Most sushi in the US isn't what you think it is and new technology could help fix that

There’s a good chance that spicy crunchy tuna roll you ordered for lunch doesn’t actually contain any tuna at all.

That’s because 74%

of fish sold at sushi venues in the US is mislabeled and often completely different than what’s on the menu, according to a 2013 survey from the ocean conservation group Oceana.

But new technology could help make the seafood business a bit more transparent.

Google is teaming up with Oceana and the aerial and satellite imaging nonprofit SkyTruth to launch Global Fishing Watch this fall,
the New York Times reports. The initiative will track and analyse fishing boat practices using satellite technology and, ideally, help ensure that fewer fake or mislabeled fish are swapped in along the way.

Seafood providers are also investing in technology to reduce fraud. Boston seafood distributor Red’s Best, for example, has increased transparency by selling fish with labels that buyers can scan with their smartphones to access a web page that provides details about the individual fish, including where the fish came from, the New York Times reports.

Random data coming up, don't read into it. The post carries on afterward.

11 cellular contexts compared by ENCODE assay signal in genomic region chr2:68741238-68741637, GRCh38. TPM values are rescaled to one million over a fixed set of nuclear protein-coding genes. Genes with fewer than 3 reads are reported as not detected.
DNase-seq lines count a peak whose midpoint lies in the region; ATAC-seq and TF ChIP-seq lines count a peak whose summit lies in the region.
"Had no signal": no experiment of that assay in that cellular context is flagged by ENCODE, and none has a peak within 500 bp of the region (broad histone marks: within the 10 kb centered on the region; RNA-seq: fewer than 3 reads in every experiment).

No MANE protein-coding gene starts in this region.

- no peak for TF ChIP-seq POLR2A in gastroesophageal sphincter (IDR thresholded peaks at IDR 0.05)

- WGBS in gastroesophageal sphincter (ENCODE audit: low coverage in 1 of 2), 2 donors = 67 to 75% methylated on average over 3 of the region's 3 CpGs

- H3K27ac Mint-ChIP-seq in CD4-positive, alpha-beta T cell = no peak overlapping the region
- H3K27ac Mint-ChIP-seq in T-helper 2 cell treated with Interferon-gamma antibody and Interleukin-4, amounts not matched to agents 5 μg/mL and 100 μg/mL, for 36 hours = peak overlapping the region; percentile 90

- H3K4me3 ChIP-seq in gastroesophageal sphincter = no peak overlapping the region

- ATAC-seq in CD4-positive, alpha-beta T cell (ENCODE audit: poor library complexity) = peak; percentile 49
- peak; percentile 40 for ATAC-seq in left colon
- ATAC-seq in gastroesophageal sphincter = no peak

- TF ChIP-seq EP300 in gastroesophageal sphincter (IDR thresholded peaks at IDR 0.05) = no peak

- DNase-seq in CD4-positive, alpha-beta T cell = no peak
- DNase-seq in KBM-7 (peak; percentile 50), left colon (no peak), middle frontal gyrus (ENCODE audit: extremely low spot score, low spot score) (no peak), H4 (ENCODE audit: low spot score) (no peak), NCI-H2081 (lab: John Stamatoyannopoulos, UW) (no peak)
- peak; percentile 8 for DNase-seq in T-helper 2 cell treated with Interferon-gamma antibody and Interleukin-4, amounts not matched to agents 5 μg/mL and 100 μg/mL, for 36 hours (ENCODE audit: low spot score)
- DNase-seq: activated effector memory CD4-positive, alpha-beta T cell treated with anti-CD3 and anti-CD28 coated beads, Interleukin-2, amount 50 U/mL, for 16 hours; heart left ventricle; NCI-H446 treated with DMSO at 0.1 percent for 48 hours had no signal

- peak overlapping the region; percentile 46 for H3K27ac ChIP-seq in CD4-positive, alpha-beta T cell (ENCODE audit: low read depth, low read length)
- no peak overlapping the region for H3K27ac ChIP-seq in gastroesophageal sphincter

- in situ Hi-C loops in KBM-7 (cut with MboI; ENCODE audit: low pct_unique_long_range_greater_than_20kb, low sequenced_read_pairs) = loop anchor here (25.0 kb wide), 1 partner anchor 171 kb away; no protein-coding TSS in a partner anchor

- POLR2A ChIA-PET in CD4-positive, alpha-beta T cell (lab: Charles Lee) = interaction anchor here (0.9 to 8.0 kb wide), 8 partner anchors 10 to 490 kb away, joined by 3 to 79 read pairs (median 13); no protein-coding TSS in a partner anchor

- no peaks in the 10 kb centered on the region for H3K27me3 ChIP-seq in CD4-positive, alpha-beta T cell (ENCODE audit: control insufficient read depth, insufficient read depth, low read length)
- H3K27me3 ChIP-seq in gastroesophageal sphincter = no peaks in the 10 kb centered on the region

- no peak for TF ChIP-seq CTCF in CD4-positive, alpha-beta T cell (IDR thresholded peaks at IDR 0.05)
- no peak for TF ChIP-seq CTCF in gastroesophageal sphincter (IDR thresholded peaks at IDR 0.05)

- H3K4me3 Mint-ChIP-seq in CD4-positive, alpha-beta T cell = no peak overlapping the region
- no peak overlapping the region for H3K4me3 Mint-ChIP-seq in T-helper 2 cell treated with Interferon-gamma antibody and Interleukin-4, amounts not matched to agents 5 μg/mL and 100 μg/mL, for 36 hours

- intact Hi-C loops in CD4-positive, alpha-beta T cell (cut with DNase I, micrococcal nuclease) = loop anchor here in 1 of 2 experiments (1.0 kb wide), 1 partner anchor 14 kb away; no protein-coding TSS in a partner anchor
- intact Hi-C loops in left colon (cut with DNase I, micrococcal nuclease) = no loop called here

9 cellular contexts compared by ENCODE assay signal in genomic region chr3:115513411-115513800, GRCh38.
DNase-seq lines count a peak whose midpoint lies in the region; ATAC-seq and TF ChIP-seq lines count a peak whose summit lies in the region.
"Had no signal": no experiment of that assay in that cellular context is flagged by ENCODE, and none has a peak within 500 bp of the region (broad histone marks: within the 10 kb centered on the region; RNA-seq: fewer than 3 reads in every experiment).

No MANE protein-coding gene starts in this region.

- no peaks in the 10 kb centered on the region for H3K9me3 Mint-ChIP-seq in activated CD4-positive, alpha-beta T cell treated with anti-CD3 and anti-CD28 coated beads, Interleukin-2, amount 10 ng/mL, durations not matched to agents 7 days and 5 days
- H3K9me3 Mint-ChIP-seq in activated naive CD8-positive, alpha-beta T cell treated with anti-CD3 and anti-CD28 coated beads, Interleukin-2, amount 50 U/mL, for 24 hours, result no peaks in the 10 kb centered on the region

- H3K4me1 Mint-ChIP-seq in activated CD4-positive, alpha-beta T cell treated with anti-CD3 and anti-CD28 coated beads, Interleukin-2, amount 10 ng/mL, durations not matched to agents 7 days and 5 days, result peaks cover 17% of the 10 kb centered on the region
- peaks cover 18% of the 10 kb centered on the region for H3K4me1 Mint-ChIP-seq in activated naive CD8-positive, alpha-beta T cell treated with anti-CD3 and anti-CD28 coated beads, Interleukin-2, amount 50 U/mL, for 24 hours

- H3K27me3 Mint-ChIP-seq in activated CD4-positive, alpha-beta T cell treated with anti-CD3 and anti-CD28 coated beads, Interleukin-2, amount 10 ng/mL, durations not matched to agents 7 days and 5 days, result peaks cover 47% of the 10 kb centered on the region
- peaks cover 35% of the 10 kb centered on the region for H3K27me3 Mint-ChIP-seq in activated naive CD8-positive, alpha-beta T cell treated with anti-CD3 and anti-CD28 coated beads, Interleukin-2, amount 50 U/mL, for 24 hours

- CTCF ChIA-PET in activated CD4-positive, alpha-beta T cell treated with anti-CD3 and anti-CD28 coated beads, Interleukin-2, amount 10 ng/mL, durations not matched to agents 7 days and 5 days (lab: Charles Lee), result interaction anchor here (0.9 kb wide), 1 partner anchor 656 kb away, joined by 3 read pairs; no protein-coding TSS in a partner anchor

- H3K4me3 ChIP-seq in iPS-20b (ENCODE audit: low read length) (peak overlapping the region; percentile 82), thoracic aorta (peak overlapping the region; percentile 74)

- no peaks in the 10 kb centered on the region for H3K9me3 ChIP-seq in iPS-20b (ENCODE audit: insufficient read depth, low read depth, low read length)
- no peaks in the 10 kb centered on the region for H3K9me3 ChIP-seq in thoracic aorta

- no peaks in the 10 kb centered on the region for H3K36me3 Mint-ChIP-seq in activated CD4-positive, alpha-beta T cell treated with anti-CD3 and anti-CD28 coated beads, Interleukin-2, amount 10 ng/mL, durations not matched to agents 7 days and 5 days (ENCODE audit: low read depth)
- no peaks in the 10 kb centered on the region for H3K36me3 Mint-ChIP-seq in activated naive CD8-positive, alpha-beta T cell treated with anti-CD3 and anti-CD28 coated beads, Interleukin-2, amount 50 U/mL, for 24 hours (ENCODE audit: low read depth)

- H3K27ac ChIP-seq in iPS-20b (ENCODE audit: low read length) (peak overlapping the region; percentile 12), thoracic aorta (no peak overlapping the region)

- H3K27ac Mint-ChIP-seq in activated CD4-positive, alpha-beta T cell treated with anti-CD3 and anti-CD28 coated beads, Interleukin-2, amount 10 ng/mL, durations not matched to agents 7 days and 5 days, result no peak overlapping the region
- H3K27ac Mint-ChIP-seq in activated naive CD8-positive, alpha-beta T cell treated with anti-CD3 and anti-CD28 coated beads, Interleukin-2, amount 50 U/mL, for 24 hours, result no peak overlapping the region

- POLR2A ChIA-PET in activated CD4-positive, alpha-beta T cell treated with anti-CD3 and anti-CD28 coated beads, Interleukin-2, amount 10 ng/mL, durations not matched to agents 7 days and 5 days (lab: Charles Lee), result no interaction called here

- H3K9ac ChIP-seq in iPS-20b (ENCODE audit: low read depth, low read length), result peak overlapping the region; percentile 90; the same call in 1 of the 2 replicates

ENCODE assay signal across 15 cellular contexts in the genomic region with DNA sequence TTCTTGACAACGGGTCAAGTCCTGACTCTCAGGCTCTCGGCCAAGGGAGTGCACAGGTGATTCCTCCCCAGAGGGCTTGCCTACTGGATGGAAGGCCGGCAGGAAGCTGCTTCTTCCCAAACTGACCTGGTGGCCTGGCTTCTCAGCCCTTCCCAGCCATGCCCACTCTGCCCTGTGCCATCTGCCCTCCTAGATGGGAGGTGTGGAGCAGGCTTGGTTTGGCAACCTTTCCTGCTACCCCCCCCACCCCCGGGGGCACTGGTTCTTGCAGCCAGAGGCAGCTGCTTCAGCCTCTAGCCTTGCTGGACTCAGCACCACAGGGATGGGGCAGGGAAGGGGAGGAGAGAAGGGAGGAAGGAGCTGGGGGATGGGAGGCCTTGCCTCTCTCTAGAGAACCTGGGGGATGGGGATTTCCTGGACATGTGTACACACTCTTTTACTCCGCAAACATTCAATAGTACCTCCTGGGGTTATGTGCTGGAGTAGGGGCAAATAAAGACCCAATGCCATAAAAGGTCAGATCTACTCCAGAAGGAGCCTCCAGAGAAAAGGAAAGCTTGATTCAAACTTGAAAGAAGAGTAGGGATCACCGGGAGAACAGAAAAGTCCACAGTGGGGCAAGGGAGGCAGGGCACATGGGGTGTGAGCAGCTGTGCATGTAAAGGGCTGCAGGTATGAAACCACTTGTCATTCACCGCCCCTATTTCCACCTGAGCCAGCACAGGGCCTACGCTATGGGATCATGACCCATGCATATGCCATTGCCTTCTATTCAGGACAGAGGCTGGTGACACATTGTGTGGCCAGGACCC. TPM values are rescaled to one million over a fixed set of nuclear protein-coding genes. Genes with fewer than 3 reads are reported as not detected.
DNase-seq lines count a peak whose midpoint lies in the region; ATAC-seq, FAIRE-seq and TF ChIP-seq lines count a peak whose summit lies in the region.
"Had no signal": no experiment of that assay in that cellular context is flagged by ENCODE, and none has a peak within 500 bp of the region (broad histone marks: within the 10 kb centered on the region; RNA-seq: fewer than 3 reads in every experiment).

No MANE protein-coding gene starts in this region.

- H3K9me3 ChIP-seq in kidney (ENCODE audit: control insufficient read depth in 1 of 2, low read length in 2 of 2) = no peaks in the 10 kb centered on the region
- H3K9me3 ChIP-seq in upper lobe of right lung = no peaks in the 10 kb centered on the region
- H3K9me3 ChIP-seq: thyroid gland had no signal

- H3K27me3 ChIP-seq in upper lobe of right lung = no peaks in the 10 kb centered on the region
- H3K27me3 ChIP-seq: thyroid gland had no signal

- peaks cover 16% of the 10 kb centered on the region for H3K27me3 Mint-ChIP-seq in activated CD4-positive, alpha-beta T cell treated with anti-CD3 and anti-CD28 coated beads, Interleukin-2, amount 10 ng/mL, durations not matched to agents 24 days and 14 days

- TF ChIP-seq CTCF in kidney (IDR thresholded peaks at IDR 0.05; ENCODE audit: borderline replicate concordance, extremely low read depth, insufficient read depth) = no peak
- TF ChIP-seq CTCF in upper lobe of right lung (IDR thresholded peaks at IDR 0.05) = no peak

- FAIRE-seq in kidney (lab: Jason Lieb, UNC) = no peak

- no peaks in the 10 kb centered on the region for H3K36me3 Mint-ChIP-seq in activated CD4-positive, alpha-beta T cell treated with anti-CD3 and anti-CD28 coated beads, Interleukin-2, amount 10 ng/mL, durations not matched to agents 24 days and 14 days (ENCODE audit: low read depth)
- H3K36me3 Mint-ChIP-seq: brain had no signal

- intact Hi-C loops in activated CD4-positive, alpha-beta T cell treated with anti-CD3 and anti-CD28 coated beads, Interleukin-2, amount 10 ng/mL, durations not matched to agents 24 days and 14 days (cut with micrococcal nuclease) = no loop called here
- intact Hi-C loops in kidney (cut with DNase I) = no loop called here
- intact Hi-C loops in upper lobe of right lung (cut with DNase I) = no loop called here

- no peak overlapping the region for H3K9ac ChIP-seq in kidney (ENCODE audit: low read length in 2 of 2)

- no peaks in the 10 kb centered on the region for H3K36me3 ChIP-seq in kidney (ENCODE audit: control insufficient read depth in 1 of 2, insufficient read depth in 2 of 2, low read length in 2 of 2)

Even if a restaurant serves some real, correctly labelled fish, 95% of the 118 sushi restaurants surveyed by Oceana in cities including New York, Chicago, and Los Angeles had at least one faked sushi item on the menu.

Currently, the biggest culprits for fake sushi are snapper (92% misleadingly labelled) and tuna (71%). White tuna is often swapped for escolar, which is sometimes called the “Ex-Lax Fish,” according to Inside Edition, because it can cause intestinal problems.

Roughly 75% of fish labelled snapper isn’t even from the snapper family. Because of the predominance of fraud in the supply chain, New York sushi restaurant Sushi Nakazawa refuses to serve red snapper because the risk of fake fish is too high.

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